NEW ORLEANS — Ed Orgeron and No. 1 LSU stand on the brink of immortality with one hill left to climb in this tour de force of a season.
To call it a magical run feels disingenuous given the relative ease with which LSU romped its way to the College Football Playoff National Championship. LSU has taken a blowtorch to the sport’s offensive record book. Only a handful of opponents managed to give the Bayou Bengals a 60-minute fight.
But if you’re going to become the champions, eventually you’re probably going to have to go through the champions. That’s the challenge that awaits LSU in No. 3 Clemson as the two teams play for a title in the Mercedes-Benz Superdome tonight.
This ones for all the marbles, but Orgeron has preached to his team to approach this game exactly like it did the 14 victories that came before it.
“We didn’t talk about going to play for the National Championship,” Orgeron said. “We talked about we have to prepare to beat Clemson, one game at a time, just like we’ve done. We have trusted the process. Today is focus Friday. The guys are getting excited. They are getting antsy. I can feel it. I’m getting antsy, too. But I think we have to continue to work up through game time.”
Something has to give in this meeting of dominant teams. LSU has played three one-score games this season and outscored its opponents by an average margin of 27.2 points per game. Clemson only had two such close calls and outscored opponents by a whopping 33.8 points per game.
“They are going to make plays. We’re going to make plays,” Orgeron said. “We have to work for 60 minutes and focus on winning the game and not worry about all the other stuff, block out all the noise just like we did all year.”
An LSU win would cement Orgeron a place among the program’s legendary figures. It would complete an unbelievable redemption arc for a coach whose career was reduced to a punchline after a disastrous stint at Ole Miss, and it’s happening a mere two seasons after a loss to Troy that felt like rock bottom.
Being from Louisiana and Cajun heritage are essential pieces of Orgeron’s soul. To lead LSU to the pinnacle of the sport right here in New Orleans is the kind of storybook script that Orgeron couldn’t have dreamt up during his year off from coaching in 2014.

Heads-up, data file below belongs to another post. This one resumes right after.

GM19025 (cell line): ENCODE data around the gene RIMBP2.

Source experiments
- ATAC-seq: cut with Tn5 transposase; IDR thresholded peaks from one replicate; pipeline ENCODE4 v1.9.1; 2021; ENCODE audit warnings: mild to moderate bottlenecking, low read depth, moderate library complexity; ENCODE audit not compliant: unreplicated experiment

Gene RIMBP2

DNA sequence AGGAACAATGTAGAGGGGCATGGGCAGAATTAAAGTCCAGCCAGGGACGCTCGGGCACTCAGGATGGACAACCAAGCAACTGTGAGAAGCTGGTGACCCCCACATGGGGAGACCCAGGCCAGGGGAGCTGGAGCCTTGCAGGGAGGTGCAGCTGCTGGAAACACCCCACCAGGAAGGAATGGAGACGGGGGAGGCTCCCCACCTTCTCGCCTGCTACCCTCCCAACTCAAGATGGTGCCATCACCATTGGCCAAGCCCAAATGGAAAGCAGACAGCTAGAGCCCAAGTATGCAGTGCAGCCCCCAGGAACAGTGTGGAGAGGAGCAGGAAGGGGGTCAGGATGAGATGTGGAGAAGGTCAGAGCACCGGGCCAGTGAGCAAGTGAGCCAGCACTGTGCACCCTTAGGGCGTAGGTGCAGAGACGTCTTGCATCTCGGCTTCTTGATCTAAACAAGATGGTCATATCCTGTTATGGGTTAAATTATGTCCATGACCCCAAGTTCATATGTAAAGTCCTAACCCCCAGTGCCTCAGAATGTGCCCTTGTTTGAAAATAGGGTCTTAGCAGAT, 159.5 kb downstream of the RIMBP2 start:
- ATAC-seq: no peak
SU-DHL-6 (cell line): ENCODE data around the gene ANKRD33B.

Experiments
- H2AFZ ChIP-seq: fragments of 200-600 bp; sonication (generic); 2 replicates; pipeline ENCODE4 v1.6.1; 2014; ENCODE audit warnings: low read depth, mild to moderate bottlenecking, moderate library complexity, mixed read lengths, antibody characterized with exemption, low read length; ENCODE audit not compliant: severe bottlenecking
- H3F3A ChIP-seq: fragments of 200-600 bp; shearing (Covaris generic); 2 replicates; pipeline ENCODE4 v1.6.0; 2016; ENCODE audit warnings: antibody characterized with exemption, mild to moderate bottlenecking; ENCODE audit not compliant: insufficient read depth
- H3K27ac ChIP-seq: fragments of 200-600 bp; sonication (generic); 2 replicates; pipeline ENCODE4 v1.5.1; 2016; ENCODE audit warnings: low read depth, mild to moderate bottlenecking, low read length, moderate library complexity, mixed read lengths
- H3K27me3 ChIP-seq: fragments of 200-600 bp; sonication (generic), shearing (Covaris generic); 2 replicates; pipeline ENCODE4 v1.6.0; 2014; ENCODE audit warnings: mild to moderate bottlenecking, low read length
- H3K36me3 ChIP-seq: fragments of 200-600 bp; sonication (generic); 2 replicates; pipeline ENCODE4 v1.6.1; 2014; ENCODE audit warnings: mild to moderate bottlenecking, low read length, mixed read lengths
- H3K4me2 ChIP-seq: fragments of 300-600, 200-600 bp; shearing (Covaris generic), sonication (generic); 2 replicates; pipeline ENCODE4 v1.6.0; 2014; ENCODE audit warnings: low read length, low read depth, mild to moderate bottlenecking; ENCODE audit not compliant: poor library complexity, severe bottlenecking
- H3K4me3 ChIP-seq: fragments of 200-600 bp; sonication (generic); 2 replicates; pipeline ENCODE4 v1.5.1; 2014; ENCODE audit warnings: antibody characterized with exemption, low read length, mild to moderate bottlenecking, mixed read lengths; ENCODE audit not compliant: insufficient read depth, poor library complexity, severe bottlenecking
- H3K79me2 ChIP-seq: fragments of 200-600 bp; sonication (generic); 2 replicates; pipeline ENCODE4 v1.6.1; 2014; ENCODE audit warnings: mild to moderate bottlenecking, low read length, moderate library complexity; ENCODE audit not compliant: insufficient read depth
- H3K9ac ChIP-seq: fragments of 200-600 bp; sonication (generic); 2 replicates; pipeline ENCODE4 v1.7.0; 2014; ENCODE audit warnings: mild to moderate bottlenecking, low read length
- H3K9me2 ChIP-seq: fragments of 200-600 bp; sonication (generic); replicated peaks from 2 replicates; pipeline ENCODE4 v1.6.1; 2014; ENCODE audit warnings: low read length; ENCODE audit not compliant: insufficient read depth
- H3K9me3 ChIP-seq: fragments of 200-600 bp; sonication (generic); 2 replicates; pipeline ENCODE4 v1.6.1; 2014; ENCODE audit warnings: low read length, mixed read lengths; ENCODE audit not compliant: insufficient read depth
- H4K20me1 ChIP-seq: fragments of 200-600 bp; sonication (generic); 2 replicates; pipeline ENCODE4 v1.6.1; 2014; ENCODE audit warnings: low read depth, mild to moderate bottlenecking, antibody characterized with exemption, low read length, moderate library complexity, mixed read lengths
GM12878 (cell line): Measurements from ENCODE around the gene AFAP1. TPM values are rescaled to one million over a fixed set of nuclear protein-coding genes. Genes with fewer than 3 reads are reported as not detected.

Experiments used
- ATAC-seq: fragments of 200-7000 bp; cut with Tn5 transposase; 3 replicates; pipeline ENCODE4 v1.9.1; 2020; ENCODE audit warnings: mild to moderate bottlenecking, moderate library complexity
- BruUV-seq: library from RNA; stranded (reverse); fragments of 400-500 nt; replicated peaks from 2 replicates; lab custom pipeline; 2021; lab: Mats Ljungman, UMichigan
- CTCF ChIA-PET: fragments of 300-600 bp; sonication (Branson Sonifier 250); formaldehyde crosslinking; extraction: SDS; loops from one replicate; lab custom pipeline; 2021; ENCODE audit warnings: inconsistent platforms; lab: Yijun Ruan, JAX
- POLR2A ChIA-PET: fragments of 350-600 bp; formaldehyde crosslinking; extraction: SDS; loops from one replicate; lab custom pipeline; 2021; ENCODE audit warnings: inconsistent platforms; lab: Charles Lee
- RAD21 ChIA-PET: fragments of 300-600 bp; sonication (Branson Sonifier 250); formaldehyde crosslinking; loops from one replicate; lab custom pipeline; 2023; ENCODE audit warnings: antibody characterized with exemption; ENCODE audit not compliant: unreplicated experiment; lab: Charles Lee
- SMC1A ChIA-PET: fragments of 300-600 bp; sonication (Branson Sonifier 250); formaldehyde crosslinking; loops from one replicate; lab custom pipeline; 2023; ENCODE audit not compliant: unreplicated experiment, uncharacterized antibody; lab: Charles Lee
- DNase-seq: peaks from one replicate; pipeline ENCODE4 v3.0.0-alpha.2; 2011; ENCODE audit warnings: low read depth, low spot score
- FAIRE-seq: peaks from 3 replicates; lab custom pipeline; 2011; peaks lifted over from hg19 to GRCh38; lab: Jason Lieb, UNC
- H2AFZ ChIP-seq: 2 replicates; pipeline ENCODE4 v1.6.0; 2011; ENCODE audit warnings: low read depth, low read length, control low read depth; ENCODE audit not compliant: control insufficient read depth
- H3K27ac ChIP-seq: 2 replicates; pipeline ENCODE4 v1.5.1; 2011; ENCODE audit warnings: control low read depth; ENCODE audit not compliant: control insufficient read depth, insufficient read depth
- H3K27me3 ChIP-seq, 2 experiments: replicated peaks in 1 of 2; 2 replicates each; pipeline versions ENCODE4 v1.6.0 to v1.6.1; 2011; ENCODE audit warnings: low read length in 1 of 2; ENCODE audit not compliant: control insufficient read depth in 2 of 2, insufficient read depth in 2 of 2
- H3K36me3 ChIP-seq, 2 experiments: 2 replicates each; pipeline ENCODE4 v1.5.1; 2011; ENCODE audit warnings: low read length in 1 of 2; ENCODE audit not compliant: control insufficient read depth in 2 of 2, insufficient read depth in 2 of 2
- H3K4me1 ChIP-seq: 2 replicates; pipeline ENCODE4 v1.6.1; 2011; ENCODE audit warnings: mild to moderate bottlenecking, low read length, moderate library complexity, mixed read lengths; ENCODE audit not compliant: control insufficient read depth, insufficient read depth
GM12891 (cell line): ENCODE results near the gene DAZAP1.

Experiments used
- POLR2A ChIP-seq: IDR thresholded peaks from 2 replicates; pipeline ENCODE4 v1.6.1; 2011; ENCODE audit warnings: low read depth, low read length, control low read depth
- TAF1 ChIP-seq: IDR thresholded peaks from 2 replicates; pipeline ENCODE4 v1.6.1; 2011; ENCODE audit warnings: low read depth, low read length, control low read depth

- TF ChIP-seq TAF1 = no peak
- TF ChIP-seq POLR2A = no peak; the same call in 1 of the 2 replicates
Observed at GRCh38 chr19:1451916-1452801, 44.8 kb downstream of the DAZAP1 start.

Orgeron has turned his career around by staying in the moment and never making it about himself, but what an oh-so-sweet moment that would be for the 58-year-old football lifer.
“I’m excited to be at LSU at home where we’re proud of our Cajun heritage,” Orgeron said. “We’re proud to be from Louisiana. I just feel at home here. People that made fun of my accent before, I thank them. That gave me internal motivation to do better, so I thank them.”
None of that is to suggest that anything will come easy tonight. The opposing group of Tigers haven’t lost since Jan. 1, 2018, and Clemson quarterback Trevor Lawrence hasn’t finished second in a game since he was a senior in high school.
For all of Swinney’s bellyaching about a perceived lack of respect for Clemson nationally, his program has undoubtedly become the preeminent force in college football — arguably even more so than Alabama.
Clemson is playing for both its 30th consecutive victory and its third national championship in four years under Swinney. With a win, Clemson would become the first team this century to go undefeated while winning back-to-back titles.
That’s a dynasty any way you slice it. Clemson’s prodigious accomplishments during this run rank up there with some of the hallowed teams in football history. Swinney wants his team to embrace their chance at history without losing sight of the task at hand.
“Certainly we reinforce from time to time what their opportunity is, but it’s not like we’re giving them anything they don’t know,” Swinney said. “They know. They’re very well aware of what they’ve been able to achieve. And listen, regardless of what happens in the game tomorrow night, it’s really been a historic run.”
One way or the other, history will be made in New Orleans on tonight.